Jim Shead Waterways Photographer & Writer
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Jim Shead's Waterways Information

An encyclopedia of the canals and rivers of England and Wales, including historical data, provided by Jim Shead, Waterways Writer and Photographer.

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Featured Pages

Birmingham Canal Museum Do we need one can we get one? Have a look and complete the survey to give your views. If you are organizing a UK canal or river event that you would like added to this list please let me know.

Today's Featured Waterway Photo

Longlees Lock No 36
For more information see Rochdale Canal.

The Boat Listing is now hosted by CanalPlanAC. Please update your Favourites/Bookmarks to http://canalplan.org.uk/boats/

For more information about the Boat Listing see About the Boat Listing

If you are a newcomer to the subject, or this web site, you may want to start with my Introduction pages. These give an introduction to this website, the UK Waterways System, its history and to inland boating on canals or rivers.

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Enter the Waterways Shopping Center

Books, videos, DVDs and links to other canal shopping sites.

For non-waterway travel photographs see www.jim-shead.net

I am also webmaster for the following waterways sites Railway & Canal Historical Society
The Association of Nene River Clubs
House of York

All about the Inland Waterways Association (IWA) click here

Quote of the day No 188

Saturday 30 July 2016

Arguments would develop at a lock between the crews of craft going opposite ways, as to which should use it first. Some companies installed distance posts at equal distances from the lock approaches, the boat to pass the post first having the right to the lock. Optimistic rules were made about how locks were to be worked. Horses were to be unhitched, and boats man-hauled or shafted into the locks to prevent them coming in too fast, stern ropes or straps should be used to check them before they could hit the far gates, and, in case they did, a roller or fender should be fitted to the bow, or a piece of wood held there as a protection. Paddles were not to be dropped without using a windlass, a boat was not to push the top gates open with her bow, nor were boatmen to use the paddles to flush the boat out of an empty lock. But, of course, boatmen in a hurry did all these things, though steerer Thomas Fox in 1802 was prosecuted for going too far, and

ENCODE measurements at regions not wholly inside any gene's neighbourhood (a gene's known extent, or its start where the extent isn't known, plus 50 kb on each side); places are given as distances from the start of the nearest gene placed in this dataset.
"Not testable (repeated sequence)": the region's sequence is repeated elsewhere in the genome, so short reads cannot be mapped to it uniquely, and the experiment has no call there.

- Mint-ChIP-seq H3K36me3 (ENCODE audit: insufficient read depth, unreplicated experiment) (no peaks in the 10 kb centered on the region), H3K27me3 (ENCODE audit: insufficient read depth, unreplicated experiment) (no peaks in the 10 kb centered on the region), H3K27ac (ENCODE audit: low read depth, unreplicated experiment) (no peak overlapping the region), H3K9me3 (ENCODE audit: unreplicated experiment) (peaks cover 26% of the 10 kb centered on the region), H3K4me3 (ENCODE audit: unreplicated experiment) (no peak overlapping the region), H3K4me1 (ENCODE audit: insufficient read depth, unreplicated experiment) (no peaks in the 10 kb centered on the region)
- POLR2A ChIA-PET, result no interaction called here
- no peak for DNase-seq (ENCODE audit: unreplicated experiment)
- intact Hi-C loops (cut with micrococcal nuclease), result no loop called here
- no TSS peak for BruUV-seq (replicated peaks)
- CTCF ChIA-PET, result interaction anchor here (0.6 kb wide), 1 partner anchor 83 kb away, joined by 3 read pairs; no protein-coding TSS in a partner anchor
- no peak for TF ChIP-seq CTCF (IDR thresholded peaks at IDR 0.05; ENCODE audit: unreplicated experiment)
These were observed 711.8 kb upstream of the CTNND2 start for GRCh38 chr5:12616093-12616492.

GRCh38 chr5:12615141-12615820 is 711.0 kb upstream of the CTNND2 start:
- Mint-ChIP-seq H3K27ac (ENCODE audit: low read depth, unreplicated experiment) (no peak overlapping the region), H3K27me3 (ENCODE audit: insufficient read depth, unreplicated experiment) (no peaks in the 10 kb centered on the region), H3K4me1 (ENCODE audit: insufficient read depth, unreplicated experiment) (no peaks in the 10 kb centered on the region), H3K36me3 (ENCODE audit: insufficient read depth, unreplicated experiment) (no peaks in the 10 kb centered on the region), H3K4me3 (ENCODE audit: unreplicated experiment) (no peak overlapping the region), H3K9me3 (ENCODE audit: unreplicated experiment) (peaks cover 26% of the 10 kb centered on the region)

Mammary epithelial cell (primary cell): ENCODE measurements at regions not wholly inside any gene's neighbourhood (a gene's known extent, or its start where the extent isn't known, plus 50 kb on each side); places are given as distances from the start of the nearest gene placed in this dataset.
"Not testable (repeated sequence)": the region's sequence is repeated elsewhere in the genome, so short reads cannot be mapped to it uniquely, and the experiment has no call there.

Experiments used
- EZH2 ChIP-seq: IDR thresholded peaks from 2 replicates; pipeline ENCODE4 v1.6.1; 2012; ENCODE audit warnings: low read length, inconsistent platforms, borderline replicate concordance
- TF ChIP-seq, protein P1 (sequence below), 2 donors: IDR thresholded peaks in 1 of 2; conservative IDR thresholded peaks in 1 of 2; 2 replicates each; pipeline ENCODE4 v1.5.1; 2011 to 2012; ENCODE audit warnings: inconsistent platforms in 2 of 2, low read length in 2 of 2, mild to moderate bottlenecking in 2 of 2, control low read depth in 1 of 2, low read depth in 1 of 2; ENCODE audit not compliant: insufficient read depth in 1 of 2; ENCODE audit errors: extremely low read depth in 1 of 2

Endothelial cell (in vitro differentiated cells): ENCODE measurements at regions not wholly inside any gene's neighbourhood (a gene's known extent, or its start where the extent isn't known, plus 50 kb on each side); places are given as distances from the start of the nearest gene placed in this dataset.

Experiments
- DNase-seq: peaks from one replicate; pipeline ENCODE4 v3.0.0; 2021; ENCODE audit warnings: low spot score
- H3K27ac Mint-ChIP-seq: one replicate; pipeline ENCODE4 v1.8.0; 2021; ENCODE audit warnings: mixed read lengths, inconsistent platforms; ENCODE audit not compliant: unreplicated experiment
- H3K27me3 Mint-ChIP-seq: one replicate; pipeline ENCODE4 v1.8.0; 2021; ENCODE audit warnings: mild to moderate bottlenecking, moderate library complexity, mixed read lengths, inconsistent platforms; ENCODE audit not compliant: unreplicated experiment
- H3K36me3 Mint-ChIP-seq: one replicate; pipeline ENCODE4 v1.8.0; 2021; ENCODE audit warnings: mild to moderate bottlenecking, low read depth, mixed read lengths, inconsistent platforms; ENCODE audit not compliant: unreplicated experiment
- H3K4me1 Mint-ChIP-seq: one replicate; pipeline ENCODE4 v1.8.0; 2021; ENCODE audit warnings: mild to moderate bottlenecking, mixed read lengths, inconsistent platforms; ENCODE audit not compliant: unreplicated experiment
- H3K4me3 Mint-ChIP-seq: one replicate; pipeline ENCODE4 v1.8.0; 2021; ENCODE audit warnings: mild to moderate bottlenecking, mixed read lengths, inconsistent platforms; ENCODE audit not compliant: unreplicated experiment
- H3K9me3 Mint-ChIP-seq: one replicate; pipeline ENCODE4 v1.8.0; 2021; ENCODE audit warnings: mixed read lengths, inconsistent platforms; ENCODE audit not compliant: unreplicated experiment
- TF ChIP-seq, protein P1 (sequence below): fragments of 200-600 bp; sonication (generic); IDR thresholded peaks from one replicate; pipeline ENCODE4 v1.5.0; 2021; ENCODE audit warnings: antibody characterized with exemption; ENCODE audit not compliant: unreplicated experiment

improperly drawing the water at Hatton Locks and, when remonstrated with (by lockkeeper Isaac Cashmore), stripping to fight.

Should there be a mishap, and a boat sink, the owner was responsible for the cost of draining the section of canal, and of raising it.

Charles Hadfield - The Canal Age

For more information about these daily quotations see About the Quote of the Day.

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Jim Shead Waterways Photographer & Writer
Text and photographs copyright of Jim Shead.
Home Introduction Waterways List Waterways Map Links Books DVD Articles Photo Gallery
Features Contact me Glossary Boats Events List History Local Waterways Help Photo List